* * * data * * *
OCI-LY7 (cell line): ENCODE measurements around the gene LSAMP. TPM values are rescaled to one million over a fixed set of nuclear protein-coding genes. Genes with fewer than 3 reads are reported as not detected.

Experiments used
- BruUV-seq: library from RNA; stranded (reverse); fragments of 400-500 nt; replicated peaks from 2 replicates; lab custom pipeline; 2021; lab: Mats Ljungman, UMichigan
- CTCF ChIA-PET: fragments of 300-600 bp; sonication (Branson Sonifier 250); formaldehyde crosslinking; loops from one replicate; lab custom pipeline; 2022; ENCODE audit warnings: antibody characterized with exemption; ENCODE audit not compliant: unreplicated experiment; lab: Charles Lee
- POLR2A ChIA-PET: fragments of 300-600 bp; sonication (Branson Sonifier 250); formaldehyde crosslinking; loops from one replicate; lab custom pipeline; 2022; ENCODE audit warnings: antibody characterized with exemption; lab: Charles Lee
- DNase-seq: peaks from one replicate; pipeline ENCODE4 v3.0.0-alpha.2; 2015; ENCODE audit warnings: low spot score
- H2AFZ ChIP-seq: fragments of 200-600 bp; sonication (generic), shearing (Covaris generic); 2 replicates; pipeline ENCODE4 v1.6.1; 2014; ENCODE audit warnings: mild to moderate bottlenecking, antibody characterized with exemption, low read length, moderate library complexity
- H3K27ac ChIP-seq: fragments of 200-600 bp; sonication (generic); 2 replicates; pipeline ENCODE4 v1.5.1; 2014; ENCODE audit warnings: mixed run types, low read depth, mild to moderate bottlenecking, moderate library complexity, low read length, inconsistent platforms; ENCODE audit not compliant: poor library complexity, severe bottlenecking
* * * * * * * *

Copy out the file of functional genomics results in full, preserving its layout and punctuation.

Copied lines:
OCI-LY7 (cell line): ENCODE measurements around the gene LSAMP. TPM values are rescaled to one million over a fixed set of nuclear protein-coding genes. Genes with fewer than 3 reads are reported as not detected.

Experiments used
- BruUV-seq: library from RNA; stranded (reverse); fragments of 400-500 nt; replicated peaks from 2 replicates; lab custom pipeline; 2021; lab: Mats Ljungman, UMichigan
- CTCF ChIA-PET: fragments of 300-600 bp; sonication (Branson Sonifier 250); formaldehyde crosslinking; loops from one replicate; lab custom pipeline; 2022; ENCODE audit warnings: antibody characterized with exemption; ENCODE audit not compliant: unreplicated experiment; lab: Charles Lee
- POLR2A ChIA-PET: fragments of 300-600 bp; sonication (Branson Sonifier 250); formaldehyde crosslinking; loops from one replicate; lab custom pipeline; 2022; ENCODE audit warnings: antibody characterized with exemption; lab: Charles Lee
- DNase-seq: peaks from one replicate; pipeline ENCODE4 v3.0.0-alpha.2; 2015; ENCODE audit warnings: low spot score
- H2AFZ ChIP-seq: fragments of 200-600 bp; sonication (generic), shearing (Covaris generic); 2 replicates; pipeline ENCODE4 v1.6.1; 2014; ENCODE audit warnings: mild to moderate bottlenecking, antibody characterized with exemption, low read length, moderate library complexity
- H3K27ac ChIP-seq: fragments of 200-600 bp; sonication (generic); 2 replicates; pipeline ENCODE4 v1.5.1; 2014; ENCODE audit warnings: mixed run types, low read depth, mild to moderate bottlenecking, moderate library complexity, low read length, inconsistent platforms; ENCODE audit not compliant: poor library complexity, severe bottlenecking